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Breast Cancer Prevention Takes Multifaceted Approach

By Assemblyman Will Barclay (R-Pulaski)

About 13,900 women are diagnosed and, unfortunately, about 2,900 women die from breast cancer in New York State each year. According to the Centers for Disease Control, aside from non-melanoma skin cancer, breast cancer is the most common form of cancer in women and the seventh leading cause of death in women.

It’s also the number one cause of cancer death in Hispanic women.
For these reasons and others, many local, state and national organizations and health departments are honoring October as Breast Cancer Awareness Month.

This month, volunteers and health care providers are educating women about self breast exams and urging women over the age of 40 to have a mammogram on a regular basis.

According to the State Health Department’s web site, scientists do not know exactly what causes breast cancer. They do know that certain factors increase a woman’s chance of developing breast cancer. They include increasing age, family history, genes, personal history and hormonal factors. Studies also show that exposure to high doses of x-rays increases a woman’s risk of getting breast cancer. Although scientists are not sure, other studies indicate that taking birth control pills, exposure to certain chemicals in the environment, long-term use of hormone replacement therapy, use of alcoholic beverages, obesity and lack of physical activity may be associated with increased breast cancer risk.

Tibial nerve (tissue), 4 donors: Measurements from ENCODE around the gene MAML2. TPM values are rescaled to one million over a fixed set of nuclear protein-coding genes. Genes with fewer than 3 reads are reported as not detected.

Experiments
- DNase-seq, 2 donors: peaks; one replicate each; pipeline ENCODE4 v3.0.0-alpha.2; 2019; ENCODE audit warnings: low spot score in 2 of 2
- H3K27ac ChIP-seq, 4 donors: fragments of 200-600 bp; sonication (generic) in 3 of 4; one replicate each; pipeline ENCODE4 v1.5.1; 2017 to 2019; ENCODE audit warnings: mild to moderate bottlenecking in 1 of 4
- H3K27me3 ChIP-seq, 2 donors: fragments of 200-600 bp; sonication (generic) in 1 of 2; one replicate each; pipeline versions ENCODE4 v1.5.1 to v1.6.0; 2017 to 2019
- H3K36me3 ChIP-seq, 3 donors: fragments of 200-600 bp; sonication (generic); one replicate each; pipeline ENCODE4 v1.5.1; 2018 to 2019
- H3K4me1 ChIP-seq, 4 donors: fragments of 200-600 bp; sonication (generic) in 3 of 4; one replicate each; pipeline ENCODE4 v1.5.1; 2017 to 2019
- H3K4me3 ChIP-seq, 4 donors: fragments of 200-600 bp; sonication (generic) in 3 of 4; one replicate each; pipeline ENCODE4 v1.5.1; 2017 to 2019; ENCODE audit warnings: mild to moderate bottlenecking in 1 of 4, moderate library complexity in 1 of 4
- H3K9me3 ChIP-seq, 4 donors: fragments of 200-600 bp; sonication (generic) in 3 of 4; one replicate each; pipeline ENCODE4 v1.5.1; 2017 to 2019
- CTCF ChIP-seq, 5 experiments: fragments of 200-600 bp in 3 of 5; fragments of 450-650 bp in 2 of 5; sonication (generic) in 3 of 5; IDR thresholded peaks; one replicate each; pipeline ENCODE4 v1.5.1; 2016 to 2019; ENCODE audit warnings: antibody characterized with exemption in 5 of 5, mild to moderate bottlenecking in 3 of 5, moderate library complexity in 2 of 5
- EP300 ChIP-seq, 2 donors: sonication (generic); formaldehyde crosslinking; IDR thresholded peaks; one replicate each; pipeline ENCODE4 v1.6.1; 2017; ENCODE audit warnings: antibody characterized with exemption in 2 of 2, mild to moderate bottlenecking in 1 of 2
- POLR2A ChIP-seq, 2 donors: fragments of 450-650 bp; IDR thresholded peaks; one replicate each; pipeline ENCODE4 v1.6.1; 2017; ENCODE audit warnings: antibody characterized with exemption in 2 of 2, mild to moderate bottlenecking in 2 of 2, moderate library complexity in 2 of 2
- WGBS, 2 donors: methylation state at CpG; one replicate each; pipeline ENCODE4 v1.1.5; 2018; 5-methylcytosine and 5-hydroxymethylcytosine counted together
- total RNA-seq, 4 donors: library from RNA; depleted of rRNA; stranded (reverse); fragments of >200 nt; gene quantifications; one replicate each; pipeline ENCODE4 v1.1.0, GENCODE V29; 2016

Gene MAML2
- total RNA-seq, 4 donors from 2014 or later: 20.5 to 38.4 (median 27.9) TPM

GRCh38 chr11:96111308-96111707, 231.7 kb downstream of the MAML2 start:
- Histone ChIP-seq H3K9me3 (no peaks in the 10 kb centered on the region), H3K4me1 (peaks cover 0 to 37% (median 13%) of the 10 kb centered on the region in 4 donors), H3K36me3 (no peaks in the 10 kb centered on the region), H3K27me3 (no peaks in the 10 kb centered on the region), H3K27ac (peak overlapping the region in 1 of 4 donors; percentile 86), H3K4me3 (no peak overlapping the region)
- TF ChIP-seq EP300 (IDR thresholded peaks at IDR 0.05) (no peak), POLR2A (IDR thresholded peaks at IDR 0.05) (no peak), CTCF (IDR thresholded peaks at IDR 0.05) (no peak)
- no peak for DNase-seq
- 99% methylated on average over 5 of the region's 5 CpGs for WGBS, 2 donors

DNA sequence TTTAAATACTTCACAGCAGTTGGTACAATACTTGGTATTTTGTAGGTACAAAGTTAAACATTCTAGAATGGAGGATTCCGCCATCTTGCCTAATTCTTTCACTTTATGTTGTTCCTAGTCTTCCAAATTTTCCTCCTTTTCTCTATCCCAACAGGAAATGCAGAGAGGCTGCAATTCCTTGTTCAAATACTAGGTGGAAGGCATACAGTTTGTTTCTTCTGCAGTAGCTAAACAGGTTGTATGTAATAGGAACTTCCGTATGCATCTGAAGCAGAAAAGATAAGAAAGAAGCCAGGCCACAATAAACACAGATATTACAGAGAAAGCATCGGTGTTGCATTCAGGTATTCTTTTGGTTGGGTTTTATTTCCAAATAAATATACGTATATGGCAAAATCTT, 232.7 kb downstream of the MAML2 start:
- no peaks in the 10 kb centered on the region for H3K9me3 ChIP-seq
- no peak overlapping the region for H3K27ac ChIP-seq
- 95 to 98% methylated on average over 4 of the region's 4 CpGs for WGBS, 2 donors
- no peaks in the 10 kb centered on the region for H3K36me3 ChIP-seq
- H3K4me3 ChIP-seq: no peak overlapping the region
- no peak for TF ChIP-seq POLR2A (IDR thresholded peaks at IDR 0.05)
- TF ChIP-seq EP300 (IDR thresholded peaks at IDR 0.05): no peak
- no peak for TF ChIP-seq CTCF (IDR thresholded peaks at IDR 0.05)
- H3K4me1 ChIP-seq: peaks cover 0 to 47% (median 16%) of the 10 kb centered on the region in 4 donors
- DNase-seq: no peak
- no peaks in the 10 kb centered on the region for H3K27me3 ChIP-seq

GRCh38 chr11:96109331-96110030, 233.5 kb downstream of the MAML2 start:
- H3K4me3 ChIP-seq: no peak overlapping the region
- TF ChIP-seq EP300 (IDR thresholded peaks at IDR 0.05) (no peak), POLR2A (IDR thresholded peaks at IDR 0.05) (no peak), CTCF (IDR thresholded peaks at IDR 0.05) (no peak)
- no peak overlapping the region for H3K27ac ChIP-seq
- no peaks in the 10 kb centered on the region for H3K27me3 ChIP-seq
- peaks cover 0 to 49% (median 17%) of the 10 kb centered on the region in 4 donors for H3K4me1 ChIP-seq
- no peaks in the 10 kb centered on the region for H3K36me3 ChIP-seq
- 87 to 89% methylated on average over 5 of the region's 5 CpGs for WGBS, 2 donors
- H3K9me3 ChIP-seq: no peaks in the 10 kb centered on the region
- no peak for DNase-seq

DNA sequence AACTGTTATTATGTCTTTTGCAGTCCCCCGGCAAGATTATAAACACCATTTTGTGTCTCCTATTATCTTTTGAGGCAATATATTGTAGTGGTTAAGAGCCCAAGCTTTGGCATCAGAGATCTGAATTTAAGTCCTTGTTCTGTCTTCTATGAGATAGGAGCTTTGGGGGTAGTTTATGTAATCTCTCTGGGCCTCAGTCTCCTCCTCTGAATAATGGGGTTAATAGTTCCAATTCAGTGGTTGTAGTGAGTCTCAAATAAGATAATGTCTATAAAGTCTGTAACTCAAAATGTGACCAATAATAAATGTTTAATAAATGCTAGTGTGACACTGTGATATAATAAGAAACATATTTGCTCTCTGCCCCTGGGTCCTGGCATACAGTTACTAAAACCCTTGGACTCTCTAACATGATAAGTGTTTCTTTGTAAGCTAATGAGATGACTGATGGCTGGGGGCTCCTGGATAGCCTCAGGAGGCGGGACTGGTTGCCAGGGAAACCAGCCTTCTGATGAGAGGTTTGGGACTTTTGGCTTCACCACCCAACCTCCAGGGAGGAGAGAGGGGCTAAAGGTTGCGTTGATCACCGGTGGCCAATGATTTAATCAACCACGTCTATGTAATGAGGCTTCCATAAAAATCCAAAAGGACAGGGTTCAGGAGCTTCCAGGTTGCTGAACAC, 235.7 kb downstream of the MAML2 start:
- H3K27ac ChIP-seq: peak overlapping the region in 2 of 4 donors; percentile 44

The Centers for Disease Control lists helpful hints to prevent breast cancer:

• Control your weight and exercise. Make healthy choices in the foods you eat and the kinds of drinks you have each day. Stay active. Learn more about keeping a healthy weight at http://www.cdc.gov/healthyweight/ and ways to increase your physical activity at http://www.cdc.gov/physicalactivity.
• Know your family history of breast cancer. If you have a mother, sister, or daughter with breast cancer, ask your doctor what is your risk of getting breast cancer and how you can lower your risk. For more information, visit the Agency for Healthcare Research and Quality for information about medicines to prevent breast cancer and genetic testing for breast cancer at www.ahrq.gov/clinic/uspstf/uspsbrgen.htm.
• Find out the risks and benefits of hormone replacement therapy. Some women use hormone replacement therapy (HRT) to treat the symptoms of menopause. Ask your doctor about the risks and benefits of HRT and find out if hormone replacement therapy is right for you, visit the National Cancer Institute (NCI)—Menopausal Hormone Use and Cancer: Questions and Answers at www.cancer.gov/cancertopics/factsheet/Risk/menopausal-hormones.
• Limit the amount of alcohol you drink. For more information, see the Alcohol Chapter of the Dietary Guidelines for Americans 2005 at www.health.gov/dietaryguidelines.
• Get screened for breast cancer regularly. For more information about the kinds of tests used to screen for breast cancer, and to learn how you can be screened, visit www.cdc.gov/cancer/breast/index.htm

If you have any questions or comments on this or any other state issue, or if you would like to be added to my mailing list or receive my newsletter, please contact my office. My office can be reached by mail at 200 North Second Street, Fulton, New York 13069, by e-mail at [email protected] or by calling (315) 598-5185.